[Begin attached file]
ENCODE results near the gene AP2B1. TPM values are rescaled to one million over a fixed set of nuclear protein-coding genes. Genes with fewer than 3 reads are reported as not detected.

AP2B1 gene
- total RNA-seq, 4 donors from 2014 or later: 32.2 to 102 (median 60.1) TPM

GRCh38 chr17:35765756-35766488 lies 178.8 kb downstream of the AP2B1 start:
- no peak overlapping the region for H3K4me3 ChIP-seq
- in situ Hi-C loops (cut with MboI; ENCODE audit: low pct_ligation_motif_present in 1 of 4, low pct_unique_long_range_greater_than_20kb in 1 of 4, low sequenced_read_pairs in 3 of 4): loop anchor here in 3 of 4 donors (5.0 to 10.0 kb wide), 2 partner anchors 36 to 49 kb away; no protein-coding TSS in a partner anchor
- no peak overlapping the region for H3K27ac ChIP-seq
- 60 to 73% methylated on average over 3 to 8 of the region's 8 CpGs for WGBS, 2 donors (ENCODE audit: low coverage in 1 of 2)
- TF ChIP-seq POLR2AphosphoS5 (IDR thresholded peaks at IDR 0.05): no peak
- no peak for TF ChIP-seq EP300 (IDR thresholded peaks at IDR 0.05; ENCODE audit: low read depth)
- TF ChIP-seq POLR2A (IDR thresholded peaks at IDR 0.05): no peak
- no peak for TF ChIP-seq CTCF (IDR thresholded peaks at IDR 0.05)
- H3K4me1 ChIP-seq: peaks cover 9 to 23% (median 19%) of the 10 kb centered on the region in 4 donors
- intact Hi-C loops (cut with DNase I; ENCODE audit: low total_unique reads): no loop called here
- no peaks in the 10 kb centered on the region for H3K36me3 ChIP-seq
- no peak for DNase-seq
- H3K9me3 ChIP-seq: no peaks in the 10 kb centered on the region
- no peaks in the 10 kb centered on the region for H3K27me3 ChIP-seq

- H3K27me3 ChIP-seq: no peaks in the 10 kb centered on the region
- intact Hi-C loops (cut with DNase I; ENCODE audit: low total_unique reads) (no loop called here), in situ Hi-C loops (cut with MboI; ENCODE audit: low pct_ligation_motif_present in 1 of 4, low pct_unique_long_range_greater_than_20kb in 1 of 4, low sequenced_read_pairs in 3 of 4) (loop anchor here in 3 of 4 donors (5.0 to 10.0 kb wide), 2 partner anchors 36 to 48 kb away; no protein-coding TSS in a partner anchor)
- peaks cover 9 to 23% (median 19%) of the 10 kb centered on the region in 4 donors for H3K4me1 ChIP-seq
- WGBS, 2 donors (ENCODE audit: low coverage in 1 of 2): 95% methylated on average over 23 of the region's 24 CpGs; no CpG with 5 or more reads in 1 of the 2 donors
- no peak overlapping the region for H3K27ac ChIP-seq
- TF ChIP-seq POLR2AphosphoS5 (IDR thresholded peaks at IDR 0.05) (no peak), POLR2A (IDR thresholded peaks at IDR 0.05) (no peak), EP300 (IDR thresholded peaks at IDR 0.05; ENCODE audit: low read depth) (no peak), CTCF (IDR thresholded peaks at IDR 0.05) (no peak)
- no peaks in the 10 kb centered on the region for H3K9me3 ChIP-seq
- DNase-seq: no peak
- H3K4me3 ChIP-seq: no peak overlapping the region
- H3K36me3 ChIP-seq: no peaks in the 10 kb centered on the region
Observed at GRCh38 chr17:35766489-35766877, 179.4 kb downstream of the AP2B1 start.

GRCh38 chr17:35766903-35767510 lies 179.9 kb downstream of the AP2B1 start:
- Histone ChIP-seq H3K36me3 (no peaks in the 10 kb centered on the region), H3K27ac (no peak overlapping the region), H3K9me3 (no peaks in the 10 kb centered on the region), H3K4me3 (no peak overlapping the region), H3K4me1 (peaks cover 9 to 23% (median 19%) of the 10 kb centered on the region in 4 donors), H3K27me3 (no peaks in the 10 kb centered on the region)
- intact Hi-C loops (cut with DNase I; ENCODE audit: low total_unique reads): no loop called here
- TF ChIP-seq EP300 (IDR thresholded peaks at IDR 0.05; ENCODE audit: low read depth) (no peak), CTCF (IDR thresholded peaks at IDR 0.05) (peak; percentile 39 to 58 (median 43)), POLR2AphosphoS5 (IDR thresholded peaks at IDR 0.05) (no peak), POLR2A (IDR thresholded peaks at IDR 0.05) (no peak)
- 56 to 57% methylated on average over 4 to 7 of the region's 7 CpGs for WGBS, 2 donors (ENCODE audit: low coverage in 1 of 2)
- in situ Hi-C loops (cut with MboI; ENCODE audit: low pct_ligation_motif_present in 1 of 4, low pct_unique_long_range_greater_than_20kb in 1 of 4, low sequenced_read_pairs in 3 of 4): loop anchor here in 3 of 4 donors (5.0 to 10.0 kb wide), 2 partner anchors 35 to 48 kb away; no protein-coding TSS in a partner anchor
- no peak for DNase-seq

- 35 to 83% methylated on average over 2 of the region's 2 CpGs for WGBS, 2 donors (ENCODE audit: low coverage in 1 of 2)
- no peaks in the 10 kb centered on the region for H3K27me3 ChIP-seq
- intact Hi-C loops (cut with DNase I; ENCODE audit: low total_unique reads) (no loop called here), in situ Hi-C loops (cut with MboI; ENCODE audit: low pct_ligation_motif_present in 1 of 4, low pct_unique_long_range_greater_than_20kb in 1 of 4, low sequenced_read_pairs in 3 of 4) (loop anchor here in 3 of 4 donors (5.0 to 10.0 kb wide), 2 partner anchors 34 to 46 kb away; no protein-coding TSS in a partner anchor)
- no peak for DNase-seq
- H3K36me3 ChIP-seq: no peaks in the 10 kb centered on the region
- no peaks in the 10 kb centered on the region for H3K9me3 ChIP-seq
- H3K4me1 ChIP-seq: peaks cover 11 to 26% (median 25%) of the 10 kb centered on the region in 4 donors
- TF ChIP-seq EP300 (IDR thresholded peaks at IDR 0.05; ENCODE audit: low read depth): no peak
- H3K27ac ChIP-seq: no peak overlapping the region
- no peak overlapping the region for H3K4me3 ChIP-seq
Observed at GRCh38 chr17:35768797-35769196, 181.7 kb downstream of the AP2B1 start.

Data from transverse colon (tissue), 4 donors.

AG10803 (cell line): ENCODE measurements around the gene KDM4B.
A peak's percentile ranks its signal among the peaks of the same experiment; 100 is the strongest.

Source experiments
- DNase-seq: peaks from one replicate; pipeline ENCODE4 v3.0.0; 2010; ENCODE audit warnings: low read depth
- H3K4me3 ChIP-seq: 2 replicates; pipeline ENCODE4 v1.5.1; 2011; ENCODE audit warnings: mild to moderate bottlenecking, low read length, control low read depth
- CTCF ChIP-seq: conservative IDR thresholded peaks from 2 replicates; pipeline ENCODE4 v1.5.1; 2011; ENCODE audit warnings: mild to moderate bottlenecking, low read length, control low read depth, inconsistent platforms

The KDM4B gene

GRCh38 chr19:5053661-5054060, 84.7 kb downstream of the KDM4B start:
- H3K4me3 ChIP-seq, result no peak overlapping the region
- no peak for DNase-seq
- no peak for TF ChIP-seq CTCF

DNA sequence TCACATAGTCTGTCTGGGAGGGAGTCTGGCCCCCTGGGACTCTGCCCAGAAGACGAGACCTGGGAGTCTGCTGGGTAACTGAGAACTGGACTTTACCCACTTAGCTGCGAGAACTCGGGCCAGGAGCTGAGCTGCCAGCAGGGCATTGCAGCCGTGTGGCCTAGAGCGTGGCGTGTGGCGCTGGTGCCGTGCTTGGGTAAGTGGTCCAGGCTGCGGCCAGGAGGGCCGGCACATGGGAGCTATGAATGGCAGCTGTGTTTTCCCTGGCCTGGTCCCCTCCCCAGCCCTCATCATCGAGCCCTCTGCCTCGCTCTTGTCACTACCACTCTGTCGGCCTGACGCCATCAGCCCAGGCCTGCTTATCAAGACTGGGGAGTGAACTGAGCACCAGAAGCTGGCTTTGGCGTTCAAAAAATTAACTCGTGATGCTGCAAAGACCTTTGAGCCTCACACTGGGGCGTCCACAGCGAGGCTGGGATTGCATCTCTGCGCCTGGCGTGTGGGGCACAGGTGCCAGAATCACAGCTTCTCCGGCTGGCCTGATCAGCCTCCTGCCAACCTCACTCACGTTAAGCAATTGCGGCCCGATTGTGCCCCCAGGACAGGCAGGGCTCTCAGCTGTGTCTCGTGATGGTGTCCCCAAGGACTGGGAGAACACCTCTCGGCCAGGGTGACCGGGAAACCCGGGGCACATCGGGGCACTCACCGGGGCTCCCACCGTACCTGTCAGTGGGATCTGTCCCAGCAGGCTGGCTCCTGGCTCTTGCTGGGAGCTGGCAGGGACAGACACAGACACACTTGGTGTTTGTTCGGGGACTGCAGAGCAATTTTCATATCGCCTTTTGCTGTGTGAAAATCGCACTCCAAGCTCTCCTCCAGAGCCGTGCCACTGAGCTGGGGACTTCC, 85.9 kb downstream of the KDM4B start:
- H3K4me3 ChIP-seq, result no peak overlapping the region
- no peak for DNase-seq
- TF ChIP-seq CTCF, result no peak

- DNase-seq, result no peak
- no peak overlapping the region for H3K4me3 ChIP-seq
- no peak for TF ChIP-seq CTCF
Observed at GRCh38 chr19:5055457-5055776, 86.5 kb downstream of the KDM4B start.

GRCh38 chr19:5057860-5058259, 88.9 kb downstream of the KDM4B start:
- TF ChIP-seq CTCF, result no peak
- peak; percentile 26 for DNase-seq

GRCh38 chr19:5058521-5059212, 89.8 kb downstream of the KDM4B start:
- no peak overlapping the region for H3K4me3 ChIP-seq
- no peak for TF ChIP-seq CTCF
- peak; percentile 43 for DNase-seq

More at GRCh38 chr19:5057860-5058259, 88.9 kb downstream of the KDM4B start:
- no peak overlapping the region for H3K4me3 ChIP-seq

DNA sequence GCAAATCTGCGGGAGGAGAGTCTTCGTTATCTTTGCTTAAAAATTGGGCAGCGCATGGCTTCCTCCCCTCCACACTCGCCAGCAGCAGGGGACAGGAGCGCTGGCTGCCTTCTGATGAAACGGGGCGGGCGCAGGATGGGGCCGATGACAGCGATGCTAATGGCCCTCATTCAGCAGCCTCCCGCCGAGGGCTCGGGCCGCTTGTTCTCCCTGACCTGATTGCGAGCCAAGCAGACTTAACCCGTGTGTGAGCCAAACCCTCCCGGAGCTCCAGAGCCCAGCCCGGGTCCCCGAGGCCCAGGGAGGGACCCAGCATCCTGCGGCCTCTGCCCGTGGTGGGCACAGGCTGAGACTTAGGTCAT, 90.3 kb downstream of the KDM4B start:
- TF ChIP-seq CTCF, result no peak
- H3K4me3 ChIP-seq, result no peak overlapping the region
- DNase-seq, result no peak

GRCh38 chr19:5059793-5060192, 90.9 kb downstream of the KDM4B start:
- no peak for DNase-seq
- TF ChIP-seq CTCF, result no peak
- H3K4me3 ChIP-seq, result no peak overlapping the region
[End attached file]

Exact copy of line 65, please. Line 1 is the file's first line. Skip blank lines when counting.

- no peak overlapping the region for H3K4me3 ChIP-seq